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anonymous
 3 years ago
help pleasee?
anonymous
 3 years ago
help pleasee?

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anonymous
 3 years ago
Best ResponseYou've already chosen the best response.0Part 1: The index on the radicals are the same (2) so we can write that as a single radical. \[\sqrt{50*(x^{7})*(x^{1})*(y^{7})*(y ^{4})}\] Then simplify this. What do you get?

anonymous
 3 years ago
Best ResponseYou've already chosen the best response.0Correction left out the 6: \[\sqrt{50*6*x^{7}*x ^{1}*y^{7}*y ^{4}}\]

anonymous
 3 years ago
Best ResponseYou've already chosen the best response.0so we have: \[\sqrt{300x ^{8}y ^{11}}\]

anonymous
 3 years ago
Best ResponseYou've already chosen the best response.0So what is the greatest factor of 300 that can be written as a square?

anonymous
 3 years ago
Best ResponseYou've already chosen the best response.0OK, The factor of 300 we are going to choose is 3*100, where 100 = 10^2 Rewrite equation: \[\sqrt{10^{2}*3*x ^{8}*y}\]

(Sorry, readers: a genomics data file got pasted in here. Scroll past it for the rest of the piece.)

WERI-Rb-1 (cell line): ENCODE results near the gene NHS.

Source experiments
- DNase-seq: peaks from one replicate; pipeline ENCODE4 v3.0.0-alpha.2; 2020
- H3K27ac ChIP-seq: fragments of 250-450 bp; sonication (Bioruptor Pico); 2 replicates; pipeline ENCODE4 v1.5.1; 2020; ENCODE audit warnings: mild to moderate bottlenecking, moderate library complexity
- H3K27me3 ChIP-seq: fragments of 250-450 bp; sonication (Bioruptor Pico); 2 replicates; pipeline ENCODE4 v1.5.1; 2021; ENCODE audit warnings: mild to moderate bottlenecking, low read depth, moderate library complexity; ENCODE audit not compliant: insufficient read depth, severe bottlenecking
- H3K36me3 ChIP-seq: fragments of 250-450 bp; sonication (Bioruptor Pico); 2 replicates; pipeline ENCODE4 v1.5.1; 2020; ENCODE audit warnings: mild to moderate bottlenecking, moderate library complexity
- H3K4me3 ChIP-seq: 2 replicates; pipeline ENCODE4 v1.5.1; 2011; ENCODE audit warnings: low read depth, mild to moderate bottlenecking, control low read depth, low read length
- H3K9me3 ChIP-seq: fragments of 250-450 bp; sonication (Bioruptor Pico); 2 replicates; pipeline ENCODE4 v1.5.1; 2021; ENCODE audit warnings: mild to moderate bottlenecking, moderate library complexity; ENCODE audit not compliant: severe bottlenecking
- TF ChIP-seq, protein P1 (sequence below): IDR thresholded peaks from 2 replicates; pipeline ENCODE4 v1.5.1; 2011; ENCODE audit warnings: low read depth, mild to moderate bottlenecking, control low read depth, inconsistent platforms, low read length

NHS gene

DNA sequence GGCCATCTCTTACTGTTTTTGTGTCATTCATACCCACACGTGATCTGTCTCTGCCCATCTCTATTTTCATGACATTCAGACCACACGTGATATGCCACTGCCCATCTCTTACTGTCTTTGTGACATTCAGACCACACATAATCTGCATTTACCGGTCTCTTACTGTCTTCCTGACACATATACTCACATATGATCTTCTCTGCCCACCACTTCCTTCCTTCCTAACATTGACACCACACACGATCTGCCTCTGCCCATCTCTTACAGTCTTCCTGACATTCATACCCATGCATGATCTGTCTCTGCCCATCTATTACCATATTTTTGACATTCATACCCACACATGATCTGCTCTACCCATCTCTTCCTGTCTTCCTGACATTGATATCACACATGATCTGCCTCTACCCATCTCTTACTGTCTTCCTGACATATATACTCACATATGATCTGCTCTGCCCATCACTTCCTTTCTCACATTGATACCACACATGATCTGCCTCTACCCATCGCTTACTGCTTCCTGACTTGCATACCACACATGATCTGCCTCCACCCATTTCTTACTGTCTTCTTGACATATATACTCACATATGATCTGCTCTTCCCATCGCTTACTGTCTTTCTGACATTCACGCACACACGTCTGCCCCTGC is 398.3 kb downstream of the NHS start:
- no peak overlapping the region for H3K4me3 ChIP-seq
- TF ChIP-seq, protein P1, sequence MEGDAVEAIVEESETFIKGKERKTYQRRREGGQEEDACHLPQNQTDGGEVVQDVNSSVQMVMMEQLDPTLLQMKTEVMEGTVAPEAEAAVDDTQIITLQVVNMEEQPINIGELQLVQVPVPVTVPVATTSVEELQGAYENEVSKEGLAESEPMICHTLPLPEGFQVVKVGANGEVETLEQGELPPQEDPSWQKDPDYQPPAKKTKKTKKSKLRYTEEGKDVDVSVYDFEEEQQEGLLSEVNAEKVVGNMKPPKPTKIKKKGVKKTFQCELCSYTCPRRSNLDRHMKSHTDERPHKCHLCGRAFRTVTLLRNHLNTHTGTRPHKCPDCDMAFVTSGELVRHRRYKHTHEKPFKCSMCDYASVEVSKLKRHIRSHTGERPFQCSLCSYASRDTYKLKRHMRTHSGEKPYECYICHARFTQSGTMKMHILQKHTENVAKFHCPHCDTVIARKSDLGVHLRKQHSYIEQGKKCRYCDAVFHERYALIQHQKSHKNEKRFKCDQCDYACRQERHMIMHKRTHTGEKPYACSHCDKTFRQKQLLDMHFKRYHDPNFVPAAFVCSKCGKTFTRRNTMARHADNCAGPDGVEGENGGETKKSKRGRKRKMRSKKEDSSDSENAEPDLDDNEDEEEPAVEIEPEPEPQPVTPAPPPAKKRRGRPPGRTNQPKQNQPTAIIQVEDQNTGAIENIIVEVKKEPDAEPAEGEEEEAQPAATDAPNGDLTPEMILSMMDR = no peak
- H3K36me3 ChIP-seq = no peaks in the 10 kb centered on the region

anonymous
 3 years ago
Best ResponseYou've already chosen the best response.0That last term should be y^11

anonymous
 3 years ago
Best ResponseYou've already chosen the best response.0okay, i switched computers, sorry about that!:(

anonymous
 3 years ago
Best ResponseYou've already chosen the best response.0So our index is 2 on our radical. So we can divide each exponent under the radical by 2: for 10^2: 2/2 = 10^1 for 3^1 = 1/2 = 3^1/2 for x^8: 8/2 = x^4 for y^11: y^10/2 * y^1/2 = y^5 *y^1/2 So this would simplify to: \[10x ^{4}y^{5} \sqrt{3y}\]

anonymous
 3 years ago
Best ResponseYou've already chosen the best response.0thank you phil!!! :D it makes more sense now
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